Butler Cooper attended the Mid-Atlantic Society of Association Executives (MASAE) annual meeting in December and summrized the breakout session from Brandon Cavanaugh and Christopher Sanders (CYGRU).
This presentation focused on the current and future cyber threat landscape and provided strategies that associations can utilize to protect their members’ data. More than 80% of U.S. companies have been hacked and small companies, that have fewer than 1,000 employees, are most vulnerable. Associations can take the following actions to secure their members’ data and reduce the threat of cyber-attacks:
- Identify what is at risk (data and systems) – Associations must review their files to determine what information is most sensitive and could compromise the organization if accessed by hackers. Association staff should avoid saving personal data (email addresses, usernames, passwords) in shared spreadsheets. If data must be stored, it should be protected by a complex password. Association staff should avoid sending any information in emails that they would not published on the front page of the New York Times (“Newspaper Test”). Associations should follow all applicable laws and regulations regarding credit card data, PII, PCI compliance, etc.
- Assess security of systems – Association staff should challenge their IT staff, technology vendors, and venues to demonstrate security measures. For more in-depth testing, a third-party security firm/professional can be contracted to provide an independent assessment. Most contractors can perform entire review remotely.
- Continuous system hygiene – Cyber security is a continuous process. Associations can take the following steps to strengthen their data security:
- Application whitelisting – IT administrators can limit access to an association’s network to trusted applications. If an application is not whitelisted, it will not be allowed to run.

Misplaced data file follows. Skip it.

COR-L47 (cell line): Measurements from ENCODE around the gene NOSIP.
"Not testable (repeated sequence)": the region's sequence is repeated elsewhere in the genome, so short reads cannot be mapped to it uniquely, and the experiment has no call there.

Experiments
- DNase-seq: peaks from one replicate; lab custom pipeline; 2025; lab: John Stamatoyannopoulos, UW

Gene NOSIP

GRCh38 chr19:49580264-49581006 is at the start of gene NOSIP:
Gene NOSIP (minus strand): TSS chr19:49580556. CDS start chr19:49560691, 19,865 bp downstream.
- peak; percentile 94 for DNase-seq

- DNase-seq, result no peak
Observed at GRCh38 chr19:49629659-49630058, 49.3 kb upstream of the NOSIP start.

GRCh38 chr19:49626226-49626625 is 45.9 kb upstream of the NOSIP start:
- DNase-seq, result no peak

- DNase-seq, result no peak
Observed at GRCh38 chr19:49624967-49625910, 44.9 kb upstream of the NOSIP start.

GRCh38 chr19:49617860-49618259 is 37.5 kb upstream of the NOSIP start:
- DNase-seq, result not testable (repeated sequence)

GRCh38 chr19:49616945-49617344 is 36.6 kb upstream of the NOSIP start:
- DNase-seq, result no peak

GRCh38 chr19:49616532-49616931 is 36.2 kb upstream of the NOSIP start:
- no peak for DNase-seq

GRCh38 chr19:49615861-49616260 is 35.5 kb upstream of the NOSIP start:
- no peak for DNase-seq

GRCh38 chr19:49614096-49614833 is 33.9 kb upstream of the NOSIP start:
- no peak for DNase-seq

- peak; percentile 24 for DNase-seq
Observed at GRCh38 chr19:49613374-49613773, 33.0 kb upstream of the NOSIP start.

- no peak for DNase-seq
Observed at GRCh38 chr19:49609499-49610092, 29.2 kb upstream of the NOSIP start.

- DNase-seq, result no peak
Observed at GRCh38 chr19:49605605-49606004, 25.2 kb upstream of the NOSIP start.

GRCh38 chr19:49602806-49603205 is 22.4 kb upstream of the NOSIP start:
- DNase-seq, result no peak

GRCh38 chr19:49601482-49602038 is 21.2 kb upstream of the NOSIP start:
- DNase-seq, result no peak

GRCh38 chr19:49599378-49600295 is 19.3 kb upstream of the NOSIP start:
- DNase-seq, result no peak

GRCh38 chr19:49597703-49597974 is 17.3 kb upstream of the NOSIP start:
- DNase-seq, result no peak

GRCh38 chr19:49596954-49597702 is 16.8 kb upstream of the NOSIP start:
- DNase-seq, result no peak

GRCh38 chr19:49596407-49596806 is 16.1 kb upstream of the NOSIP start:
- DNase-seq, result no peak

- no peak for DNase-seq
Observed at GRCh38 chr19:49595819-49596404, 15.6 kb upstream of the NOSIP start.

- Operating system and application patches – Association staff should make sure that the latest patches or system upgrades are installed to ensure bugs and security vulnerabilities have been fixed.
- Restrict admin privileges – Associations can protect their network by reducing the number of users with administrative access. For example, requiring admin authorization to download new programs to association computers can prevent malware.
- Web and email filtering – Programs can be used to screen incoming web pages and emails to determine if there is a security threat.
- Strong password policy – Associations can require staff to use strong passwords, password managers, and/or two-factor authentication
- People, process, and technology – Association professionals must understand that there is no technology “silver-bullet.” Expensive solutions are not always the best remedy. Instead, staff should challenge their IT staff and vendors to become security problem-solvers. Non-IT staff should be trained/educated regarding security best practices.
- Get ready to be hacked – Associations can prepare for security breaches by drafting an incident response plan, including messaging to members and to the public. Cyber insurance and contingency vendors can also be utilized to hedge against risk. Most importantly, all critical data should be regularly backed up offline.